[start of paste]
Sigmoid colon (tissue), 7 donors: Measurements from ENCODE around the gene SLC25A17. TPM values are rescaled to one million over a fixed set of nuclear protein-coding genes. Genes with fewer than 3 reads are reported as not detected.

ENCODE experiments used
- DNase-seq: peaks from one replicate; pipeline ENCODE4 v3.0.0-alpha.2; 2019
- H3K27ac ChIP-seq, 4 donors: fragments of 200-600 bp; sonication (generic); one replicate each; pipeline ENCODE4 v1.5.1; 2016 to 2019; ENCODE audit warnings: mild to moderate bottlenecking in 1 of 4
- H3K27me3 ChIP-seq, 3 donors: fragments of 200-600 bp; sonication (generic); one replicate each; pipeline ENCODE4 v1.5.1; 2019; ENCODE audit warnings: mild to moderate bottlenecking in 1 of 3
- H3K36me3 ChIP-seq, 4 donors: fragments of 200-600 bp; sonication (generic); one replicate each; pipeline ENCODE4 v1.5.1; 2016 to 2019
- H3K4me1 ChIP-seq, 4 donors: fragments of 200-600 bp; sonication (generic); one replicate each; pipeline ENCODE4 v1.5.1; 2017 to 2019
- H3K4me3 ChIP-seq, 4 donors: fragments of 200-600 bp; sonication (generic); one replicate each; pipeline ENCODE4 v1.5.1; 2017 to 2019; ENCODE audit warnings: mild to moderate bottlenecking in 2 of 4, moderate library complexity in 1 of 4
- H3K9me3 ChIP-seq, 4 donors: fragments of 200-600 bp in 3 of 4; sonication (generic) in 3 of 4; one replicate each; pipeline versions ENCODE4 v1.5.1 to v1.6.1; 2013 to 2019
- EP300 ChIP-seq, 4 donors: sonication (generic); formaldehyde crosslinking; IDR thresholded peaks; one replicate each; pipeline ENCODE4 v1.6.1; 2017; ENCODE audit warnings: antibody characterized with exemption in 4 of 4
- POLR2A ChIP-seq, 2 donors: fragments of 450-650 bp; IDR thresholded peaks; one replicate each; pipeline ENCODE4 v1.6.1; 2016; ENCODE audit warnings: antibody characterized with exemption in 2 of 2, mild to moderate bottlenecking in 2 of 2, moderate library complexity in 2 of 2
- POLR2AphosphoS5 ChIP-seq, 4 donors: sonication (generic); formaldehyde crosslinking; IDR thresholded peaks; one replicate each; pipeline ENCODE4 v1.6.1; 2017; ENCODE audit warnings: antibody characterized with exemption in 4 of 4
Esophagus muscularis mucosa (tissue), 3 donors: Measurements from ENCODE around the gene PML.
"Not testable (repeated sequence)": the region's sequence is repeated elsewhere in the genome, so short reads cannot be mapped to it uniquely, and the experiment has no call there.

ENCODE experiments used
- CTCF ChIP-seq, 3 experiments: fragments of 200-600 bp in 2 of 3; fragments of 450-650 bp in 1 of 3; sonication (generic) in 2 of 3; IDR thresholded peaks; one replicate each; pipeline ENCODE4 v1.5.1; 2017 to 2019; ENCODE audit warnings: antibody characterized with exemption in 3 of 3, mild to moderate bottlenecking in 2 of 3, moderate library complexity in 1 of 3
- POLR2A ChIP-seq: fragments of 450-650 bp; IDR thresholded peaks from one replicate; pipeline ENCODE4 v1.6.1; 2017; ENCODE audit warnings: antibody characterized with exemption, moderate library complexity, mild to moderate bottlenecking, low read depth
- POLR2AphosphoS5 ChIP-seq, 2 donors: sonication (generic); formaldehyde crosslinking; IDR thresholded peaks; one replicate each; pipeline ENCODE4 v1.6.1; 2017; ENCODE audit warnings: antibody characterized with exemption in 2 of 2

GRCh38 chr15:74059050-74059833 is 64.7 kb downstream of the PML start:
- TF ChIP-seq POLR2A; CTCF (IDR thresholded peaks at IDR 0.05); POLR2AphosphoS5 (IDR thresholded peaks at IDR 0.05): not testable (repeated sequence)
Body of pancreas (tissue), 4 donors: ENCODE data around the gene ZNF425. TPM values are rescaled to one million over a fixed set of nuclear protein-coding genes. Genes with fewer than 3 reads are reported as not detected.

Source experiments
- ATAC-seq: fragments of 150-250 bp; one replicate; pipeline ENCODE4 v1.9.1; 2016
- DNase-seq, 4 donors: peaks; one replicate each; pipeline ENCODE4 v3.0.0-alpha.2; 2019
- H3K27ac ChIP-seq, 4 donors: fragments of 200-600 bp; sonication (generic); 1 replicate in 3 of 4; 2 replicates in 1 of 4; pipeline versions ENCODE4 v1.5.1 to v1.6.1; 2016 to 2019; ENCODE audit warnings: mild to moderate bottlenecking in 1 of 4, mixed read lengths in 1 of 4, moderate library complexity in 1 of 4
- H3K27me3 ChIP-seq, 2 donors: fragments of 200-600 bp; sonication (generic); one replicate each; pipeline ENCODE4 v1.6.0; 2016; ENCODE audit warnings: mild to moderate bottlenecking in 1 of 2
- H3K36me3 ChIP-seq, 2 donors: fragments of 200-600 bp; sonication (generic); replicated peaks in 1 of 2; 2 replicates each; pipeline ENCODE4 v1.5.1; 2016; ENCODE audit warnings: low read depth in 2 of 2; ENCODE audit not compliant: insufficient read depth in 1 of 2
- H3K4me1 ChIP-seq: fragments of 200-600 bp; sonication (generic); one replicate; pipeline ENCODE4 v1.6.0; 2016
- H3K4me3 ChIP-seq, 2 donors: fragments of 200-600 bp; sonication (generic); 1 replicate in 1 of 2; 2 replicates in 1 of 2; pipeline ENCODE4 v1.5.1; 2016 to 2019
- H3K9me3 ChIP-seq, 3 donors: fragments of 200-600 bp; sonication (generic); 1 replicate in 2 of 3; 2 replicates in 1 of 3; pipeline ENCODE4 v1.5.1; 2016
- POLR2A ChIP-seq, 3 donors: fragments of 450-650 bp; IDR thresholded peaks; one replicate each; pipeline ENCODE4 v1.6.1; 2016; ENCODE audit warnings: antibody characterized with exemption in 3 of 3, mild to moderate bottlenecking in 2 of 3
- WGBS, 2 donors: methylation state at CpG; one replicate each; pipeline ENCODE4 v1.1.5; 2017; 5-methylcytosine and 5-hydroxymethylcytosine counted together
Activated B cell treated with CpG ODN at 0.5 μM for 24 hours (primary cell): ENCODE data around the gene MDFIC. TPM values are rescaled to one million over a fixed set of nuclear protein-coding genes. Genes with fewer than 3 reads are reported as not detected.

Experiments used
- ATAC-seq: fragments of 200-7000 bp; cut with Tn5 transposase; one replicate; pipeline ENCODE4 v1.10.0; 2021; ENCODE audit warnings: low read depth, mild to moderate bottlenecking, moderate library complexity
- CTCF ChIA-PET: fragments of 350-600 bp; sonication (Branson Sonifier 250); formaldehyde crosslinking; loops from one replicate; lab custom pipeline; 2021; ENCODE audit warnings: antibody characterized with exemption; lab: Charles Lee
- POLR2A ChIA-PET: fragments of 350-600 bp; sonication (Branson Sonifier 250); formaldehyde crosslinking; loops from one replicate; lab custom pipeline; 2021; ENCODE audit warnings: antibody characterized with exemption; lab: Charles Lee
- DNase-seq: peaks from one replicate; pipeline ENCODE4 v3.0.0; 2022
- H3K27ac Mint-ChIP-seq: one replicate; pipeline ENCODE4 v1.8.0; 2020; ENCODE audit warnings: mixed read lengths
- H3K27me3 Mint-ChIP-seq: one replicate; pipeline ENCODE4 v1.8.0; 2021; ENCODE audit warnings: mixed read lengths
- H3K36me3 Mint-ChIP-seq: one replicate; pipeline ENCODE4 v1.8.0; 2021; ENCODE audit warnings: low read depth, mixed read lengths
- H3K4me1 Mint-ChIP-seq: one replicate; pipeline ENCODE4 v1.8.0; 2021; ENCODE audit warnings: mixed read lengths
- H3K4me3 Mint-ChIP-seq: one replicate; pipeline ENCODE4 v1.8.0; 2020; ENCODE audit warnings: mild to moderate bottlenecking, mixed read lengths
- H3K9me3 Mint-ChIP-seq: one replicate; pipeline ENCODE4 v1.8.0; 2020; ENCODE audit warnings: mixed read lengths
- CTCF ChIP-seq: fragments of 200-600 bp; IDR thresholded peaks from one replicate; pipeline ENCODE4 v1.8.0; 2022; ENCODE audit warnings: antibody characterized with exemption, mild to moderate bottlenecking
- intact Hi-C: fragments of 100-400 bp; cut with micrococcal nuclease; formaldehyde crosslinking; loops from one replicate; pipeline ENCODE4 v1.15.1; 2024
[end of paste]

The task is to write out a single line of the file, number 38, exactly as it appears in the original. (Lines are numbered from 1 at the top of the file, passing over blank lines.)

- DNase-seq: peaks from one replicate; pipeline ENCODE4 v3.0.0; 2022